Sogwa put on her necklace. Its pendant was a tiny empty bottle, just big enough to hold a single drop of water.
            Sogwa drew a wide circle in the muddy ground with her willow wand. She said, “I invoke the Four Elements: Earth, Air, Fire and Water!” Then Sogwa drew a six-pointed star inside the protective circle. She said, “I invoke the Six Compounds: Fog, Dust and Neon; Ember, Booze and Mud!” She stood in the middle and planted the willow wand in the ground. She said, “I invoke the Void!” The wand, circle and star all flashed green, and Sogwa heard a loud
            A voice from the air said, “Welcome to Gaia Wireless. Please enter your P.I. Number.”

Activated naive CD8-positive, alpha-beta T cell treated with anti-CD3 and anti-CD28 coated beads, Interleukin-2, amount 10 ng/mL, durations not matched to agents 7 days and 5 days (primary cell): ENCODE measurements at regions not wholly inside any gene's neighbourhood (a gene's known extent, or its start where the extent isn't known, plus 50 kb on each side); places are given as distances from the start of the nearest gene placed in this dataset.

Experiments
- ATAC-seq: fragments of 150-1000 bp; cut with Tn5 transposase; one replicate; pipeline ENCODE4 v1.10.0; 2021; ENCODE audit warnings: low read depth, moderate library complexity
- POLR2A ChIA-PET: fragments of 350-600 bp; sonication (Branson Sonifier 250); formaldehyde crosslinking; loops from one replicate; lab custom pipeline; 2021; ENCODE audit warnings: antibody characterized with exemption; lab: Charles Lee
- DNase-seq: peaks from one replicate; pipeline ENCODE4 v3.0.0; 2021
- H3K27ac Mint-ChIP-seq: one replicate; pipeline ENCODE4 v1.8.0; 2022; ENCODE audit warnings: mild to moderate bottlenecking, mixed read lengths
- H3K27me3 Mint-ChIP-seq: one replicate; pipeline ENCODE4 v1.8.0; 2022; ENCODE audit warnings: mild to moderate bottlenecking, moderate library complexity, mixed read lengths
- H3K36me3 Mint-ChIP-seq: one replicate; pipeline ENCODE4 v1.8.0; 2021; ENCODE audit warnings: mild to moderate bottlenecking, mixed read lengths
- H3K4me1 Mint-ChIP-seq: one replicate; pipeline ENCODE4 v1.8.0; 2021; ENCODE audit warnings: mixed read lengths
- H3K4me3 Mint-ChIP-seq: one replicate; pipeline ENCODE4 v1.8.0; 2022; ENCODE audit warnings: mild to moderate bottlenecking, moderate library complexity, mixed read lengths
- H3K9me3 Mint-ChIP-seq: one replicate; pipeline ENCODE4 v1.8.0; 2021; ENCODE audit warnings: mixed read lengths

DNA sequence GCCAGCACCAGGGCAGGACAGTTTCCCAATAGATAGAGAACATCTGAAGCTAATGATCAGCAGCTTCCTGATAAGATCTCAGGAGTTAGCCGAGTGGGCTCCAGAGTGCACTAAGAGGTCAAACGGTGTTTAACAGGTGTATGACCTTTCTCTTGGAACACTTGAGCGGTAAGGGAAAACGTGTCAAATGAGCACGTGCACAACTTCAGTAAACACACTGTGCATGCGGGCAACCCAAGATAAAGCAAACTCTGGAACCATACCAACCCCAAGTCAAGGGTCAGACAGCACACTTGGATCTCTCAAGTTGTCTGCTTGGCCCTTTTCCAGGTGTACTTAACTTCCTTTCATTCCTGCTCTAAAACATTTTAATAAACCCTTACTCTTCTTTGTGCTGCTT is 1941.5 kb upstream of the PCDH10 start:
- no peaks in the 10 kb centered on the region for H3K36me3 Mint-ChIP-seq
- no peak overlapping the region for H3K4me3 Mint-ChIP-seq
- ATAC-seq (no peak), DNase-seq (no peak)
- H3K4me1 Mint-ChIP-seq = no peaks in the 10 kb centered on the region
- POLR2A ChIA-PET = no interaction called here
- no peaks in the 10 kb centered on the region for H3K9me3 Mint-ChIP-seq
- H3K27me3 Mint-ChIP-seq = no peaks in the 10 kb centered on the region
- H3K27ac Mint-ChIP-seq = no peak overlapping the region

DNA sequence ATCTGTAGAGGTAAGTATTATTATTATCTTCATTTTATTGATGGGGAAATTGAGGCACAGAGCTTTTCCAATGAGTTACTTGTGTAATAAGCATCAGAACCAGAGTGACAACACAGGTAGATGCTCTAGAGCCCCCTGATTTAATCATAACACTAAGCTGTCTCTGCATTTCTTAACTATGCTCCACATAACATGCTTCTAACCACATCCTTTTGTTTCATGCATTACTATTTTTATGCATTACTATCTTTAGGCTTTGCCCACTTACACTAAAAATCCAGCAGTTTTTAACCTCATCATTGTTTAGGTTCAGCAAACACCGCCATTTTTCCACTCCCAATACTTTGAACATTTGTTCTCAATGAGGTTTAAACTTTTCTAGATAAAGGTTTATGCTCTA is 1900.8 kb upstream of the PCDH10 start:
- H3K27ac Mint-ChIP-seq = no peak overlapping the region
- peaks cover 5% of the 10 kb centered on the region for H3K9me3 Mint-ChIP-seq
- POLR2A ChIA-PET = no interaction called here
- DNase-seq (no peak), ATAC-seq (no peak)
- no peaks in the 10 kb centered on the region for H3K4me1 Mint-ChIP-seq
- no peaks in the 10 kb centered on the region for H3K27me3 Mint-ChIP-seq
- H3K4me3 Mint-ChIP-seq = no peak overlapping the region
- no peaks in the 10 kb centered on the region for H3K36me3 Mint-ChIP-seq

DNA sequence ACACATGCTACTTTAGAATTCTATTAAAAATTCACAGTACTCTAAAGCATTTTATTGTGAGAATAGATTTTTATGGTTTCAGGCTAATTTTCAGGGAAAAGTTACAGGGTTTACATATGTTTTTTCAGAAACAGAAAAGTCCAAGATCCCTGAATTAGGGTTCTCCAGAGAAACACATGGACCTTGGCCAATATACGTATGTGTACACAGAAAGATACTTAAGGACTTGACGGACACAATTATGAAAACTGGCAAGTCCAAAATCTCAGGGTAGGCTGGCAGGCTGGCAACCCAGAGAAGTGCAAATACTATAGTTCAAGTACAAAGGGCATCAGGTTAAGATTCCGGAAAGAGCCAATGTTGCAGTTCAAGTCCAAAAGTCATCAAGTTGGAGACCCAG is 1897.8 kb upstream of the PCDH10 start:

“Three point one four one five nine two six five three five eight nine seven nine!”
            The voice said, “Correct to fifteen digits. Please enter your party’s extension.”
            Sogwa crooned, “Coreeeeenaahhhh!”
            The voice said, “Please hold while I transfer your call.” Muzak sounded.

             Mist rose up from Lake Chimpy and swirled towards Sogwa. It curled around the protective circle, faster and faster. It became a whirlwind, a small storm, and Sogwa’s circle was its calm eye. The wind buffeted, but the circle held, because Sogwa’s P.I. number was correct to fifteen digits. The Muzak stopped.
            The whirlwind loomed over Sogwa. It was Coreena.
            She bellowed, “YEAH, WHAT?”
            “Hi there, I’m Sogwa the supercat, and I have information about Chimpy.”
            “CHIMPEE?” Coreena roared.